— Beth Sewell, a managing partner at Quantum Power & Gas Services.

Briefs (clips from recent Peak Oil News dailies are indicated by date and item #)

  • IEA’s World Energy Outlook says that global gas oversupply is set to exceed 7 trillion cu. ft. next year, a “major barrier” to the development of renewable energy, cleaner coal plants and nuclear power. Focusing more on consumption than production, the report urges G20 nations to slash their $312 billion in annual fossil-fuel subsidies. (11/9, #12, 17; 11/10, #3)
  • The price of coal burned to generate power may jump 12 percent next year on Asian demand and supply constraints in producer nations. Imports by China jumped 16 percent in September from the previous month, the fourth consecutive such increase. In India, demand may triple in the next two decades to 2 billion tons. (11/9, #18)
  • Oil and gas companies will increase spending on exploration and production to $380 billion this year, up $19 billion from 2009, Wood Mackenzie says. By 2012 or 2013 spending may recover to a record level set in 2008. (11/11, #6; 11/12, #8)
  • Seadrill has entered into a contract to build at Samsung in South Korea up to four new ultra-deepwater drillships for under $600 million each. (11/11, #9)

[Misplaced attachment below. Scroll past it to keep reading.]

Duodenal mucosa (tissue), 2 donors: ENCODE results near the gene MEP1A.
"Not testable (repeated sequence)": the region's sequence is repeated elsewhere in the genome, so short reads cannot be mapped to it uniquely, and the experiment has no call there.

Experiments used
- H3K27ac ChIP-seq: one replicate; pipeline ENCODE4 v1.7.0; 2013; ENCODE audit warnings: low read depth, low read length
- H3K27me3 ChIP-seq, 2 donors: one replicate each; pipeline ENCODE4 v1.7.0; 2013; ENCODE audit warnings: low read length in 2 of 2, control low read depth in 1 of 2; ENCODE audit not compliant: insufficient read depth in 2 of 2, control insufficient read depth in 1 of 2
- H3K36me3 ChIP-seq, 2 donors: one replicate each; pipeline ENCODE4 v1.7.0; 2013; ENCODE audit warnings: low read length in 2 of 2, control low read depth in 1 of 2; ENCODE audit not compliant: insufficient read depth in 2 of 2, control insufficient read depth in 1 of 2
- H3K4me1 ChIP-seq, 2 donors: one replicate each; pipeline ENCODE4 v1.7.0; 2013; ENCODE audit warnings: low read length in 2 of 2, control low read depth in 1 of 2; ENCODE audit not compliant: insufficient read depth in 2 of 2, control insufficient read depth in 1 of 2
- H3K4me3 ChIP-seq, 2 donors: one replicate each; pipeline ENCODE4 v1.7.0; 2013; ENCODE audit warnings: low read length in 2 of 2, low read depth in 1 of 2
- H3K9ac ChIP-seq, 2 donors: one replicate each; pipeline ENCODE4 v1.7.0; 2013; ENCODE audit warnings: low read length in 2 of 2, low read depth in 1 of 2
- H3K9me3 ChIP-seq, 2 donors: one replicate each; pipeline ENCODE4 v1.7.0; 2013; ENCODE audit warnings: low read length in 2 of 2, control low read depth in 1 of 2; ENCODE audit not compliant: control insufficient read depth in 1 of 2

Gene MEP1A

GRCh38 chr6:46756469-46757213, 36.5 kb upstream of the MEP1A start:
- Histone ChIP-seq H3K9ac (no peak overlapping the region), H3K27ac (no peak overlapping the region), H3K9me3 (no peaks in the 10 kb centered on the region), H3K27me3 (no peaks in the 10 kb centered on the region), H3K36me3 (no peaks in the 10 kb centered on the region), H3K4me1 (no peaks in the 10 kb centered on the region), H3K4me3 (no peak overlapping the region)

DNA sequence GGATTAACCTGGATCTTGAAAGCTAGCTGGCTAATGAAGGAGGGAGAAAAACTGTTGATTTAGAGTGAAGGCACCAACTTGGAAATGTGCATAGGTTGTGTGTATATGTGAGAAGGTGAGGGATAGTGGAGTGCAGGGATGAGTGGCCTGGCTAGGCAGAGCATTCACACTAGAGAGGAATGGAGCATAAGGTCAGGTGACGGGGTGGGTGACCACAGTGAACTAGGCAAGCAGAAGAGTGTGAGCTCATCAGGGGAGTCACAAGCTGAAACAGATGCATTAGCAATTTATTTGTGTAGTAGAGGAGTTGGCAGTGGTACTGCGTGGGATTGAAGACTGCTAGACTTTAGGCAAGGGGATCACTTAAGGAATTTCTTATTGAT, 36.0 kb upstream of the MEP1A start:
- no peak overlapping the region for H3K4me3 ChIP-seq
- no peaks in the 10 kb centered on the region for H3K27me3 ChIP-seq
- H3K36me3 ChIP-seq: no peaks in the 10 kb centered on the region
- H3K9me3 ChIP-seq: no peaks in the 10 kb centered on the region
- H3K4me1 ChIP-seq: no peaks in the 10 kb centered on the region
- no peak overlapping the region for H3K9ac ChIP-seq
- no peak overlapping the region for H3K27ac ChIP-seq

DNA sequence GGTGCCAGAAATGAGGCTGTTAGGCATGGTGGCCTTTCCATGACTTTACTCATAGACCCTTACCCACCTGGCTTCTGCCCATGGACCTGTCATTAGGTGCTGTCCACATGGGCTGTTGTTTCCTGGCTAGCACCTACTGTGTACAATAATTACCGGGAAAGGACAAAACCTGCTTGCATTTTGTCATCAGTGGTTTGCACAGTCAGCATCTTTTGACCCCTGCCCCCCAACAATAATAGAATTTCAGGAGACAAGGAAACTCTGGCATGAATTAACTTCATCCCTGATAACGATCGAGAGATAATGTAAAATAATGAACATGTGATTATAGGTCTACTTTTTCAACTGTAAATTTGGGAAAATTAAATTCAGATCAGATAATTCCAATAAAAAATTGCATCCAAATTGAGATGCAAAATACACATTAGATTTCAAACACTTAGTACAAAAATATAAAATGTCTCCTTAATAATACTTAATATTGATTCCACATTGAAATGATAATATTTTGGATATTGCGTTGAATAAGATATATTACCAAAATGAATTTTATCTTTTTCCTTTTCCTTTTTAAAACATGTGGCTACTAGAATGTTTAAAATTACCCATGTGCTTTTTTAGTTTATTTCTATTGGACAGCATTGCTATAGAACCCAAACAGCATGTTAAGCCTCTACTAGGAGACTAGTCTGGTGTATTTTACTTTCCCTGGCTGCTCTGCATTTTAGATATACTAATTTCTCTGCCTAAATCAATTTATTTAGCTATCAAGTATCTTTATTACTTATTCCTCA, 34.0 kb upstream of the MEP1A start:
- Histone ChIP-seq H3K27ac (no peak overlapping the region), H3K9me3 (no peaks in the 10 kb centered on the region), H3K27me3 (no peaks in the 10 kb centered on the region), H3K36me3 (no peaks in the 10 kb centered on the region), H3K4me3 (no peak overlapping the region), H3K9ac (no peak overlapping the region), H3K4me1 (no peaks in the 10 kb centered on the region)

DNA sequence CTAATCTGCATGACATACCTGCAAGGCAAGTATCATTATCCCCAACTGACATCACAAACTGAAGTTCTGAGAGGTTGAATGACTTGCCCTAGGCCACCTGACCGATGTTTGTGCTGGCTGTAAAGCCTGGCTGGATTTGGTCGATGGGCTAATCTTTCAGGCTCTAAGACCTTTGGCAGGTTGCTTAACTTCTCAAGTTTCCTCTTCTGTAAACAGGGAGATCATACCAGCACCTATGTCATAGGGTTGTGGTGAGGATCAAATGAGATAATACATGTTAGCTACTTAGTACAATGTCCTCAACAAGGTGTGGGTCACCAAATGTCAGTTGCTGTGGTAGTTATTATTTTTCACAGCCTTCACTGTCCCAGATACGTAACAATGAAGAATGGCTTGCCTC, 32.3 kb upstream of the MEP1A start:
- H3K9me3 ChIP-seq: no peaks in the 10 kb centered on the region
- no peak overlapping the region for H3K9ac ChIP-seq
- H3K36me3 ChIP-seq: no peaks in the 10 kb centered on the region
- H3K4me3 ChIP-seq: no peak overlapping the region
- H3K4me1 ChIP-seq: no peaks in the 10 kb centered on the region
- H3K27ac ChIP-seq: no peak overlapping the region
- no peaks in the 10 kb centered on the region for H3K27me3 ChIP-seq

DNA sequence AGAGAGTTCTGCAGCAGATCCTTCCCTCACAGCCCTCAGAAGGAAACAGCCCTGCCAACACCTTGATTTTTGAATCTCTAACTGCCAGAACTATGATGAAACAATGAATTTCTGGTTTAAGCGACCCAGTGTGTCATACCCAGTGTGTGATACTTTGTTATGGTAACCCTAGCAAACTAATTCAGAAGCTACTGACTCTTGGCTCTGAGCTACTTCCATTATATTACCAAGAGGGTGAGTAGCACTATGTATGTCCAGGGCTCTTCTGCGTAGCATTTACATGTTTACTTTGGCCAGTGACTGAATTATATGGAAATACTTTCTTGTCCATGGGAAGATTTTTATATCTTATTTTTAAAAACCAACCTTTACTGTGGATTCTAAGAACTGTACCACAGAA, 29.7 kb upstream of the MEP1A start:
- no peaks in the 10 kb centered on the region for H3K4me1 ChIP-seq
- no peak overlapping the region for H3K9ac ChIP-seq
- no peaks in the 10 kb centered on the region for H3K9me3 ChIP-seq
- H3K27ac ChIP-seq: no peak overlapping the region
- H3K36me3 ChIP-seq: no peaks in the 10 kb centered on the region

• The US Gulf oil spill commission suggested that at a critical phase of a deep exploratory dig at Macondo, Deepwater Horizon operators took their eyes off the high-pressure deposit pushing up from 20,000 feet beneath Earth’s surface. (11/01, #19)
  • Natural gas futures fell as a new US storage record was set. EIA reports that 19 billion cu. ft. were added during the week ended Nov. 5. That pushed domestic storage over the record of 3.837 trillion cu. ft. set last November to an all-time high of 3.84 trillion. (11/11, #4)
  • Chevron expects natural-gas production of its pending acquisition, Atlas, to grow seven-fold, or 100,000 boe/d – 1 percent of current US gas production. (11/12, #24)
  • EPA will give states broad leeway to decide how to limit emissions of heat-trapping gases. API and food-industry groups have sued over EPA’s E15 decision. (11/9, #32; 11/11, #21)